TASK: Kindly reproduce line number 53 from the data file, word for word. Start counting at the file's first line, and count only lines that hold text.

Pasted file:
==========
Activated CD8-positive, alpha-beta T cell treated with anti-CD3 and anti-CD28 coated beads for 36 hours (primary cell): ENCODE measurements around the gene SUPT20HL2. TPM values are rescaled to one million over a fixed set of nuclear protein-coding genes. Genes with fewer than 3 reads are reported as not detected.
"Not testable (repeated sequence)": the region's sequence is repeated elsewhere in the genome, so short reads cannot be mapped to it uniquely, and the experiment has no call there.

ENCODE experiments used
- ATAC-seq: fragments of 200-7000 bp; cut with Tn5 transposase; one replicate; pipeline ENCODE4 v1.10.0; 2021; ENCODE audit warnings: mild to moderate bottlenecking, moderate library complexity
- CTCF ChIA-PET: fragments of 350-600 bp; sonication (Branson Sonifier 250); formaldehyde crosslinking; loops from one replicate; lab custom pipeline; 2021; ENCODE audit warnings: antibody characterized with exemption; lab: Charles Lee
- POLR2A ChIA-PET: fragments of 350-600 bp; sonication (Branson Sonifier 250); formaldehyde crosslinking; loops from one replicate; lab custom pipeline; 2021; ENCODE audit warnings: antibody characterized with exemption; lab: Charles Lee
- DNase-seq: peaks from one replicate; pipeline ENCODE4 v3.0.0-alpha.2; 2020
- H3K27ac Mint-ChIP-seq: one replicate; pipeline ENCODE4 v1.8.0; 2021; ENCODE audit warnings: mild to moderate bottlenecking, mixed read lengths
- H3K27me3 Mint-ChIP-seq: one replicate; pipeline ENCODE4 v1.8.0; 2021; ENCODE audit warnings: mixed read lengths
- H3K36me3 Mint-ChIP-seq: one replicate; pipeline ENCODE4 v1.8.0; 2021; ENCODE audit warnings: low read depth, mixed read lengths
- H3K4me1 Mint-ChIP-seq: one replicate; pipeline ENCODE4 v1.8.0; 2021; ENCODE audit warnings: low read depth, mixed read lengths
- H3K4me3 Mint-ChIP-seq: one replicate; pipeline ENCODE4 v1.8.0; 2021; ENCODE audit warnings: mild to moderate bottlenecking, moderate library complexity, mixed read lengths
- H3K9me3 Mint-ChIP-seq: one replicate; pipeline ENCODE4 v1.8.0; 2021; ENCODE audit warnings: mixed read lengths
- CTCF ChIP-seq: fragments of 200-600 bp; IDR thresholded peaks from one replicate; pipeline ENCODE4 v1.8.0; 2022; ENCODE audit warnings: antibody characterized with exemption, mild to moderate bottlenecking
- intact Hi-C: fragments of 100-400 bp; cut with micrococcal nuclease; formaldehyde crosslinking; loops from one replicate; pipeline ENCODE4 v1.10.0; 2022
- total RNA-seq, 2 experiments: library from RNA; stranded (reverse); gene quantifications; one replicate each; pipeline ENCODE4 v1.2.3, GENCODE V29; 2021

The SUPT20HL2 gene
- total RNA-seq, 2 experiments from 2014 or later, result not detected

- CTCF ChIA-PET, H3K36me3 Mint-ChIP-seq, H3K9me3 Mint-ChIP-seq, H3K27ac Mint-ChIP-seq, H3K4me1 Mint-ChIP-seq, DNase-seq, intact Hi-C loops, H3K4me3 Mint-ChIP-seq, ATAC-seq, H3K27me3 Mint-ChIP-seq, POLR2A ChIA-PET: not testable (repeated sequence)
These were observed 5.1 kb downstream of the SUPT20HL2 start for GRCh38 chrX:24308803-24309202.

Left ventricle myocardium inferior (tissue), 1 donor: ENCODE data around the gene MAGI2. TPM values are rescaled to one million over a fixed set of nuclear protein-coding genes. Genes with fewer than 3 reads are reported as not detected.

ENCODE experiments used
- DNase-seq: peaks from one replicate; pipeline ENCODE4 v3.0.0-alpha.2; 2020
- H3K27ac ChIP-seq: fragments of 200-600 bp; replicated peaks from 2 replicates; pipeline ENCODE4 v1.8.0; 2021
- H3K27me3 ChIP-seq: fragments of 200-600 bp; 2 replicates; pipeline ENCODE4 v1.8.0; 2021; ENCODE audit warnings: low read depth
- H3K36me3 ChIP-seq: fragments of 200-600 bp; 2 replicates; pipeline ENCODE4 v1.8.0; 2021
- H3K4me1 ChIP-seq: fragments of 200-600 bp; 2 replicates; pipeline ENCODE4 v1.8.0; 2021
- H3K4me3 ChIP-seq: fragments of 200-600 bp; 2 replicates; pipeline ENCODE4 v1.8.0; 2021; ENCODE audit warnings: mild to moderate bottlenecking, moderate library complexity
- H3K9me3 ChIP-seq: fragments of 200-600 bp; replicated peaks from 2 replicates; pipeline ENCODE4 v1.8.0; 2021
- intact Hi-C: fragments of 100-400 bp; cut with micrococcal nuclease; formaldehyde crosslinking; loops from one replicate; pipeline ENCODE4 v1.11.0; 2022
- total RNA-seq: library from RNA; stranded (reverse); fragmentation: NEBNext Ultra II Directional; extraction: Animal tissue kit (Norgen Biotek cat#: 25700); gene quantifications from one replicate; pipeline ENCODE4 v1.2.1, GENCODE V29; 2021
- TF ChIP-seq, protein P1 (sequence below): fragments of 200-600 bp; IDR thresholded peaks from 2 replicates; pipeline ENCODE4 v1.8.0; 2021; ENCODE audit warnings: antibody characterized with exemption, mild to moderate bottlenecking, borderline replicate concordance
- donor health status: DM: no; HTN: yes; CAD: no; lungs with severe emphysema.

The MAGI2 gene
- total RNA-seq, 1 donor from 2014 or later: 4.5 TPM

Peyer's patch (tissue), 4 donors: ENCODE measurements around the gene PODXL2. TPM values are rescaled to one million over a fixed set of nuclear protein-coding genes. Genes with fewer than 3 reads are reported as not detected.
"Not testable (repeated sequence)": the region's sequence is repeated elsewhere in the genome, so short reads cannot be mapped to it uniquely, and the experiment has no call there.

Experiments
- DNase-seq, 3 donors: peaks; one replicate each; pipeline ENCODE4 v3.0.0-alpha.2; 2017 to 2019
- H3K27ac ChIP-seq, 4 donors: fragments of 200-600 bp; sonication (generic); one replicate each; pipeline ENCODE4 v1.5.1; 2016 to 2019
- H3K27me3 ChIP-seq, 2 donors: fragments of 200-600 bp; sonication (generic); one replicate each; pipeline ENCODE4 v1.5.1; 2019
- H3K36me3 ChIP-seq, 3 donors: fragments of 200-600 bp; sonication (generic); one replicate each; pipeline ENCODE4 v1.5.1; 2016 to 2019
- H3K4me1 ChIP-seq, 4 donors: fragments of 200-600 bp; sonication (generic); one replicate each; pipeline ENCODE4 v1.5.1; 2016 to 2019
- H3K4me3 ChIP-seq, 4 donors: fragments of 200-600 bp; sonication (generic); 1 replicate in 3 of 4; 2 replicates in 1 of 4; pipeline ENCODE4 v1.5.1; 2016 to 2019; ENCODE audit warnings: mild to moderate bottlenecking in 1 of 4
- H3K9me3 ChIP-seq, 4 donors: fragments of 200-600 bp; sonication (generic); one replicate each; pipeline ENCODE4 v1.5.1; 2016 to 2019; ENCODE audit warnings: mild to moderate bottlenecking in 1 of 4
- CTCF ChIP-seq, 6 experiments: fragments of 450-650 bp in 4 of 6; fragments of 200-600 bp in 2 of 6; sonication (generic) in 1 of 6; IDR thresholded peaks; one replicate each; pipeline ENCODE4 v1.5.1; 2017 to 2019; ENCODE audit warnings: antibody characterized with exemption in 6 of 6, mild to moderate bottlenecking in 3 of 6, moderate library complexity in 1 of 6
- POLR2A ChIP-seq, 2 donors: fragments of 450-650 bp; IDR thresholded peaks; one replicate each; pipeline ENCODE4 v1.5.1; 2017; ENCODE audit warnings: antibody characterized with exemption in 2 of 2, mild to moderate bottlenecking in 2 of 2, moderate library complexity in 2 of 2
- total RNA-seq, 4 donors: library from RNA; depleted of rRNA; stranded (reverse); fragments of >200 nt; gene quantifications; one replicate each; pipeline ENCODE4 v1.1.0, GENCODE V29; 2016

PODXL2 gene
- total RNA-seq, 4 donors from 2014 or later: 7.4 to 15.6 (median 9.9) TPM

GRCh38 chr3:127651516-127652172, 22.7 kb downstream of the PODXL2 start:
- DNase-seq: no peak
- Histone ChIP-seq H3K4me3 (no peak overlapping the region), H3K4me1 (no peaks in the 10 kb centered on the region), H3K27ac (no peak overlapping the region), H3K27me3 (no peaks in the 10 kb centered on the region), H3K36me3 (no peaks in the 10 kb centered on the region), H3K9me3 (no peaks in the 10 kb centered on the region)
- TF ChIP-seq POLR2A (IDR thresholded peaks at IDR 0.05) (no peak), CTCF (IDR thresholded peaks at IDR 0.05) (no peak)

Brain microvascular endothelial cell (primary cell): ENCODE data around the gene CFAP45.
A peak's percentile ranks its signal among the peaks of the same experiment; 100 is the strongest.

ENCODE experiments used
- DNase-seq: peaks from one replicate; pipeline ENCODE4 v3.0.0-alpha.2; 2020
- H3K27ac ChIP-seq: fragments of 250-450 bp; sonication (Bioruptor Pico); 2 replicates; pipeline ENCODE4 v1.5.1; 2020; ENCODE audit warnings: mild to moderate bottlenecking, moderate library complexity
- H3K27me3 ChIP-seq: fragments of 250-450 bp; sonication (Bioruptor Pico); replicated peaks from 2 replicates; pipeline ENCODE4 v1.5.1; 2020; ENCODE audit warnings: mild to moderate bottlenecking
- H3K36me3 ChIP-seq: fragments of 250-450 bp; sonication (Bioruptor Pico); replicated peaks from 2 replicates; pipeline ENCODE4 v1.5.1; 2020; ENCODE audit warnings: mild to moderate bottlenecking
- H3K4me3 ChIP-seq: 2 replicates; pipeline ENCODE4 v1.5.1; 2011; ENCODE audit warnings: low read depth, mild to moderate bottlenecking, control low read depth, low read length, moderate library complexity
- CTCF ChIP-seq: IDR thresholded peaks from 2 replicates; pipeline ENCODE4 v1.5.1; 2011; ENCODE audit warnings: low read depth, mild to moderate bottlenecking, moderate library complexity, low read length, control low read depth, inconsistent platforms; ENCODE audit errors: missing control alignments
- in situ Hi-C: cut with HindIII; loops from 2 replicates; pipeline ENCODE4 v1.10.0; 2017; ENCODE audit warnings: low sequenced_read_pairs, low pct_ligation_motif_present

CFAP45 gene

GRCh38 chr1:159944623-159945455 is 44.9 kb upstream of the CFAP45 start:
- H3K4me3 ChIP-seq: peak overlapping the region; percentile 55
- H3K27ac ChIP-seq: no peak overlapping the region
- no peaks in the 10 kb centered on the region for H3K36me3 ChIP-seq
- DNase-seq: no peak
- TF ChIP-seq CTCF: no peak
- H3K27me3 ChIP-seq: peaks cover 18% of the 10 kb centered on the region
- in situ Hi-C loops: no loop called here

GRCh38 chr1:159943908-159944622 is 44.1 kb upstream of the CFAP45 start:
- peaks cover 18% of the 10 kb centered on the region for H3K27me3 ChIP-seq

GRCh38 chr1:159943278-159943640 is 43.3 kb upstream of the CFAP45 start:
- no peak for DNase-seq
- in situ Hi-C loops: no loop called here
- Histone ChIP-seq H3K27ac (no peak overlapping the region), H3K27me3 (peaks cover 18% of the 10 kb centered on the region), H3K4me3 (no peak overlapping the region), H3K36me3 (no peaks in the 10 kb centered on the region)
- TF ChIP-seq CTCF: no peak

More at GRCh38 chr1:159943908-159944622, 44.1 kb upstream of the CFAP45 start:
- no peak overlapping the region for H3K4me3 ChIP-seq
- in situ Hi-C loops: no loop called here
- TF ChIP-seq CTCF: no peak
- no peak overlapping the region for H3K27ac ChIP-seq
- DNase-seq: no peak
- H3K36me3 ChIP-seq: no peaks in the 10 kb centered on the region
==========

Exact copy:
- Histone ChIP-seq H3K4me3 (no peak overlapping the region), H3K4me1 (no peaks in the 10 kb centered on the region), H3K27ac (no peak overlapping the region), H3K27me3 (no peaks in the 10 kb centered on the region), H3K36me3 (no peaks in the 10 kb centered on the region), H3K9me3 (no peaks in the 10 kb centered on the region)